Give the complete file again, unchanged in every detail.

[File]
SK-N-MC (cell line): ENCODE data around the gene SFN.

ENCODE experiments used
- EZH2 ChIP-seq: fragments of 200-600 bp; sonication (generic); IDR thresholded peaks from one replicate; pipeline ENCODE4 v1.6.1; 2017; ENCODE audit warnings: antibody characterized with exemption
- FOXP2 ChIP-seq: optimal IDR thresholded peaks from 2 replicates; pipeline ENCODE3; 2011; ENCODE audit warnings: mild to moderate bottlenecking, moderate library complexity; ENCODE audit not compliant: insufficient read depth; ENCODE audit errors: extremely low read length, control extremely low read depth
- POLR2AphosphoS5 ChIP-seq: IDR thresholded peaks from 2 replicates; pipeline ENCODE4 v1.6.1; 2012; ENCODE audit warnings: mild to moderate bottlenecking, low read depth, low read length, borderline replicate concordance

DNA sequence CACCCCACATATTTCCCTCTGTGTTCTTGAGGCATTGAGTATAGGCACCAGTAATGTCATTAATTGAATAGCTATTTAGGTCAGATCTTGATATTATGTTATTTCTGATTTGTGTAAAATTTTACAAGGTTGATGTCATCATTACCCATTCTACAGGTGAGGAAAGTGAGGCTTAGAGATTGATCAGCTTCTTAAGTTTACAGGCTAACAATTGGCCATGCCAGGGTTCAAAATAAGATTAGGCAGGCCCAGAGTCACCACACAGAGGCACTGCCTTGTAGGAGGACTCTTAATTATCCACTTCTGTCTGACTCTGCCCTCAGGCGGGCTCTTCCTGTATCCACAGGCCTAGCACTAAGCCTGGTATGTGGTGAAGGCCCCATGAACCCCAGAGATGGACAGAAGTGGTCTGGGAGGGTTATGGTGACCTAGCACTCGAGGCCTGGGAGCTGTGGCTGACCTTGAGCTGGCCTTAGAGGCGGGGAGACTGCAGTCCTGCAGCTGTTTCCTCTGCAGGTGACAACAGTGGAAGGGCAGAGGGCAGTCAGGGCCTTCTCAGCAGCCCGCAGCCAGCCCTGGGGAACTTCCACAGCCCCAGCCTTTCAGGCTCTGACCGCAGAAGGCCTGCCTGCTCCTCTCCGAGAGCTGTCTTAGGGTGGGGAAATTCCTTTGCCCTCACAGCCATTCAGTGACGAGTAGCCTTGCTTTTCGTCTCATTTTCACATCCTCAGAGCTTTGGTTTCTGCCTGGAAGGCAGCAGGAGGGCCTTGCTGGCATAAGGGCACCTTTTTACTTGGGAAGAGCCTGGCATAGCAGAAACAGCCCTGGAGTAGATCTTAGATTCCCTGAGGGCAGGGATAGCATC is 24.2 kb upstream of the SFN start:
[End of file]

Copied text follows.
SK-N-MC (cell line): ENCODE data around the gene SFN.

ENCODE experiments used
- EZH2 ChIP-seq: fragments of 200-600 bp; sonication (generic); IDR thresholded peaks from one replicate; pipeline ENCODE4 v1.6.1; 2017; ENCODE audit warnings: antibody characterized with exemption
- FOXP2 ChIP-seq: optimal IDR thresholded peaks from 2 replicates; pipeline ENCODE3; 2011; ENCODE audit warnings: mild to moderate bottlenecking, moderate library complexity; ENCODE audit not compliant: insufficient read depth; ENCODE audit errors: extremely low read length, control extremely low read depth
- POLR2AphosphoS5 ChIP-seq: IDR thresholded peaks from 2 replicates; pipeline ENCODE4 v1.6.1; 2012; ENCODE audit warnings: mild to moderate bottlenecking, low read depth, low read length, borderline replicate concordance

DNA sequence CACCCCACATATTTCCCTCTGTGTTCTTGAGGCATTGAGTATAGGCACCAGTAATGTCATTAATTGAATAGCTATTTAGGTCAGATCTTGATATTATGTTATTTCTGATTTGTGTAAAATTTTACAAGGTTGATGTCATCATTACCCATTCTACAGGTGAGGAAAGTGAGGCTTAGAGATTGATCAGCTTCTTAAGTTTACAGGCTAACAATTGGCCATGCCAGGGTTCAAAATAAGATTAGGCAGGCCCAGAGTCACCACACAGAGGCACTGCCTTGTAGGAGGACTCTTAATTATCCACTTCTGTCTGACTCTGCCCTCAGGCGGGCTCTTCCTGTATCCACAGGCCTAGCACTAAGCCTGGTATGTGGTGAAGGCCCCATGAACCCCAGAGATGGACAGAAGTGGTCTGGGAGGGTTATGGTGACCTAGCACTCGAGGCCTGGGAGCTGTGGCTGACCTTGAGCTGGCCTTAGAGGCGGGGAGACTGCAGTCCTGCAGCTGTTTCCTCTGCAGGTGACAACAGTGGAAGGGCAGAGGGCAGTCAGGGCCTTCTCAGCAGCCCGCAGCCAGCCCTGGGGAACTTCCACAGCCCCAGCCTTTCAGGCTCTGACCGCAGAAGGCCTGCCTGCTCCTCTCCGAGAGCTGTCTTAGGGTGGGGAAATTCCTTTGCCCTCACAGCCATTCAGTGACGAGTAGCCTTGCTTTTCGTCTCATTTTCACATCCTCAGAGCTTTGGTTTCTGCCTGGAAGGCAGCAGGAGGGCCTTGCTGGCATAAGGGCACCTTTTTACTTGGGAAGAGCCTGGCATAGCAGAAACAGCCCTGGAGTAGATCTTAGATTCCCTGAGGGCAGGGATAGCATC is 24.2 kb upstream of the SFN start: